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Open Access Publications from the University of California

Calcium and phosphorus utilization in growing sheep supplemented with dicalcium phosphate

  • Author(s): Dias, RS
  • López, S
  • Patiño, RM
  • Silva, TS
  • Silva Filho, JC
  • Vitti, DMSS
  • Peçanha, MRSR
  • Kebreab, E
  • France, J
  • et al.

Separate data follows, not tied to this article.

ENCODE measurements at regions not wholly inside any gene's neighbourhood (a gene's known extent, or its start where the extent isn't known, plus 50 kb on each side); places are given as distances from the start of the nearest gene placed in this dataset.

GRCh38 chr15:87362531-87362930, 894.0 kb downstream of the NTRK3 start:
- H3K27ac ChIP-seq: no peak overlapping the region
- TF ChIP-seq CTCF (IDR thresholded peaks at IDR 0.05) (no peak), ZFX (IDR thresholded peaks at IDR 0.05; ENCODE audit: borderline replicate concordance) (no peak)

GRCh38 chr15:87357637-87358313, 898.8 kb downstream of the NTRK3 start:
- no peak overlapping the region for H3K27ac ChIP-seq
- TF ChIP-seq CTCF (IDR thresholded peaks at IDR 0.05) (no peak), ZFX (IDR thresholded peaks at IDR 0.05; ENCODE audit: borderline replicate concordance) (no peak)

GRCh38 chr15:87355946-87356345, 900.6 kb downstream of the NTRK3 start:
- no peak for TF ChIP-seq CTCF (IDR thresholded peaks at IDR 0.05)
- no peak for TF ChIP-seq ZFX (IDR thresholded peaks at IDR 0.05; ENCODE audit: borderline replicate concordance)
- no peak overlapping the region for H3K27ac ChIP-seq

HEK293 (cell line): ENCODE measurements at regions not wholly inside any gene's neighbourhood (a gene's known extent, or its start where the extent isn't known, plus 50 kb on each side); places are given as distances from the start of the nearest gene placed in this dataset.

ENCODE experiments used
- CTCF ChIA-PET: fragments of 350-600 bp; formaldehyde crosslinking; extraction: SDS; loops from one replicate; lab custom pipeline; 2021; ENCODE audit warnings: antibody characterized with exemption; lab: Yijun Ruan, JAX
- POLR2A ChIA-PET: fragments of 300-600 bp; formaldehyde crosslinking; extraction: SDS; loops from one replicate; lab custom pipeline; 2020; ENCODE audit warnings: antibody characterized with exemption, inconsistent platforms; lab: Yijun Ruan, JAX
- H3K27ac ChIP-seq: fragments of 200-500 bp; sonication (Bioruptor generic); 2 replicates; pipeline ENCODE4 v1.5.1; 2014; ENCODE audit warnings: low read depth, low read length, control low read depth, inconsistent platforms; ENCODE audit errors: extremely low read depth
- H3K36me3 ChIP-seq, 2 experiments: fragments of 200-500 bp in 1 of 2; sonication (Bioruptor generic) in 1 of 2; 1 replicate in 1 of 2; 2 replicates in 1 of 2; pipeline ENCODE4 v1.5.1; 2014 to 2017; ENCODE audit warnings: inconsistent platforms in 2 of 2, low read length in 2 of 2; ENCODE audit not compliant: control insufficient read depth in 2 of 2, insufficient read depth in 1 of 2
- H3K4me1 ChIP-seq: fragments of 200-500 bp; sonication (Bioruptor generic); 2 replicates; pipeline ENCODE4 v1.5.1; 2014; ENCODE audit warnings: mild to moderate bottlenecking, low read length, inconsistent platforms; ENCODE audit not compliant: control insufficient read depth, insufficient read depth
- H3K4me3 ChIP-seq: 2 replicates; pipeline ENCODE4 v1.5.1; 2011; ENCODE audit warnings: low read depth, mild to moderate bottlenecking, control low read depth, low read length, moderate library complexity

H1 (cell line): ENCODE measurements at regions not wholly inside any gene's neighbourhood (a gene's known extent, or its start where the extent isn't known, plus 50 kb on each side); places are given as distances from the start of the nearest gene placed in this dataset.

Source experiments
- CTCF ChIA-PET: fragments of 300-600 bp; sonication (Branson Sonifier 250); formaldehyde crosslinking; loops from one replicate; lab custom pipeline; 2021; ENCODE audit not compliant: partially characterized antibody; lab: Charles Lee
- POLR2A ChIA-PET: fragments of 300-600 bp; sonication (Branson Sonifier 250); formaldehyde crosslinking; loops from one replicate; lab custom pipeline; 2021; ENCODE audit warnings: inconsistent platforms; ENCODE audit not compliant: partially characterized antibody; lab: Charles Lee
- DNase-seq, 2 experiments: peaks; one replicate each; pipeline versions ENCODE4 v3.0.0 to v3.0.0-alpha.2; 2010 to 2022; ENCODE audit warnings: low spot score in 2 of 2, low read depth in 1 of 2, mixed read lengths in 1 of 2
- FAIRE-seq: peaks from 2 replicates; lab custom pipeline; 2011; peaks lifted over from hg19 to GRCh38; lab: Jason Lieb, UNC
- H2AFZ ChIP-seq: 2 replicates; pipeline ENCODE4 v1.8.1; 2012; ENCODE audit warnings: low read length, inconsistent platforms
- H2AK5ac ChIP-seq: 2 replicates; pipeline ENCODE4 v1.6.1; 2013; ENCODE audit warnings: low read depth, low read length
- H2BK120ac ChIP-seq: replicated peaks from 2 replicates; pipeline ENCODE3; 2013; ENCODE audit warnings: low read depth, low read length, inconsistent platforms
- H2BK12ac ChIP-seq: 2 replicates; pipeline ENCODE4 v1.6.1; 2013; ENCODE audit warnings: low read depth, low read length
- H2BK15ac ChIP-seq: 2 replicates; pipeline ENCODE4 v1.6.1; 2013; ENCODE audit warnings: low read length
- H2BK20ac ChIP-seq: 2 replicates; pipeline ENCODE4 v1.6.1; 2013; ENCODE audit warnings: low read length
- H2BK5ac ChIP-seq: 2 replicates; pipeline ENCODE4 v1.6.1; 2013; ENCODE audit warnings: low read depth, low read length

The objective of the current study was to evaluate the utilization of calcium (Ca) and phosphorus (P) in growing sheep consuming increasing amounts of dicalcium phosphate. Eighteen growing sheep, aged 8 months, were fed a basal diet supplemented with 0, 12·5 and 25 g of dicalcium phosphate/day. During the experiment, animals were injected intravenously with 7·4 MBq of45Ca and32P and samples of plasma, faeces and urine were subsequently taken daily for 1 week after injection. Rumen fluid was sampled on days 4-7 after injection. Specific radioactivity in plasma and in faeces were used to determine true absorption of Ca and P, whereas plasmatic and ruminal specific radio-activities were used to determine endogenous P flow into the rumen and turnover time of rumen P. Increasing dicalcium phosphate intake led to linear increases in faecal excretion of endogenous Ca and P (P<0·05), suggesting that surpluses of ingested Ca and P were voided through secretion to the gut. True absorption coefficients for 0, 12·5 and 25 g of dicalcium phosphate ingested daily were 0·54, 0·41 and 0·38 for Ca, and 0·66, 0·62 and 0·64 for P, respectively. Flows of endogenous P into the rumen increased linearly and ruminal turnover time of P decreased linearly (P<0·01) as P intake was increased. Concentrations of Ca and P in bone were not affected by the increased amounts of these minerals ingested (P<0·05). In conclusion, increasing ingestion of dicalcium phosphate increases faecal excretion of Ca and P, thus decreasing the efficiency of utilization of both minerals. Moreover, increasing levels of dietary P increased endogenous P excretion, contributing to the amount of P disposed of in the environment. © 2012 Cambridge University Press.

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